CAD vs. Engineering
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Episode Show Notes
Step into the classroom of 16-year veteran CAD teacher Audrea Moyers. Audrea also teaches engineering design, and she talks about how the pathway of CAD and engineering classes at her school link up. What are her thoughts on the different CAD packages out there? How do you integrate more design into a CAD class, and vice-versa? Where do you teach drawing by hand? Hear about all this and more in this conversation.
Remember that the podcast will be at the SXSW Conference and Festival in March, 2017! Pius and Rachel from the podcast will be running workshops for educators and professional engineers: www.sxsw.com and sxswedu.com
Our opening music comes from "School Zone (radio edit)" by The Honorable Sleaze. Our closing music is from "Late for School" by Bleeptor. Both are used under Creative Commons Attribution Licenses: http://creativecommons.org/licenses/by/4.0
Subscribe and find more podcast information at k12engineering.net. Support Pios Labs with regular donations on Patreon, or send one-time contributions by buying us coffee. Thanks to our donors and listeners for making the show possible. The K12 Engineering Education Podcast is a production of Pios Labs.
The K12 Engineering Education Podcast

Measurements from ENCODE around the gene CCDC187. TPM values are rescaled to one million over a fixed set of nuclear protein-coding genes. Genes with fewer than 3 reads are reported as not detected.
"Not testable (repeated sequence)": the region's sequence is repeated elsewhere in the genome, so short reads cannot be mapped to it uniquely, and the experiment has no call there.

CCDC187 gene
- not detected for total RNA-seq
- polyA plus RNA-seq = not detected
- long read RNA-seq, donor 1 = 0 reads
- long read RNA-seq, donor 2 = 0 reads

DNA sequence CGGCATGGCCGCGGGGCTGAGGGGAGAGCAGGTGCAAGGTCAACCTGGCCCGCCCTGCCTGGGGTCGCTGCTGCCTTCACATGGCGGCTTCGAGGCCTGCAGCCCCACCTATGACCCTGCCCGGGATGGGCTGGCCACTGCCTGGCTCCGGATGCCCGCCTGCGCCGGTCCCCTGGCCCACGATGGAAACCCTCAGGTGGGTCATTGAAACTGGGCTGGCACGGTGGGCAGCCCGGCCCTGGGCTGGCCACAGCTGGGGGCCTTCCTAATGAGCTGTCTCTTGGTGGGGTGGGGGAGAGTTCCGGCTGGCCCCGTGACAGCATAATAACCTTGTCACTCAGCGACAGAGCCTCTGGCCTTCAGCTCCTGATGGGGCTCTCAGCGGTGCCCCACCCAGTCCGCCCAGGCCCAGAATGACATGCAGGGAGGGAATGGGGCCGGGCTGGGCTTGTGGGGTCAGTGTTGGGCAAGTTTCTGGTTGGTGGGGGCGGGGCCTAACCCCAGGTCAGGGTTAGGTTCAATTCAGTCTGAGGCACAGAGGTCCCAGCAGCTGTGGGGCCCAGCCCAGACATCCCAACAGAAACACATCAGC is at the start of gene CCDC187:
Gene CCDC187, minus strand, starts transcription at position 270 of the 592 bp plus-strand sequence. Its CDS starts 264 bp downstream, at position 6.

CAD vs. Engineering
[Pius Wong] This is The K12 Engineering Education Podcast for December 6, 2016.
[Pius] The other day, I visited the classroom of Audrea, a high school engineering teacher here in Austin who has many years of experience teaching computer-aided drafting, or CAD, along with manual drafting. You might know that drafting is the skill of representing physical designs in technical drawings, and it’s closely related to engineering. I spoke to Audrea in her classroom about what she’s learned teaching CAD and engineering to kids.
[Audrea] My name is Audrea Moyers, and I teach engineering. I teach a pathway of engineering courses at McCallum High School, and that includes a couple courses that focus pretty heavily on engineering drawing. So that would include both 2D and 3D CAD.
[Pius] All on the computer?
[Audrea] So we do – In the third level class, it’s called Advanced Engineering Design and Presentation. We do about four weeks of manual drafting, which I do because my classes articulate to Austin Community College, and they have an advisory board, and their advisory board has professionals that say you still sometimes need to be able to manually draft. Maybe drawings have been submitted to the city, and you can’t take the drawings out, and you need to make a change. You actually make a change on the scale drawing. So they say it’s still a skill, so they do it in their courses. So I do it, and I don’t do it at the beginning of my first CAD class, because one year I did that, the kids dropped like flies, because I’m making them do, you know, very old-school, T-square, triangle drafting. And that was only a piece of the class. It’s a small piece, but when I did it at the beginning, kids were not happy with that. And so I now tuck it into the curriculum a little bit latter. They’ve already kind of committed. They’ve done a whole year, really, of CAD, before I say, hey, let’s learn how to do some of this stuff by hand.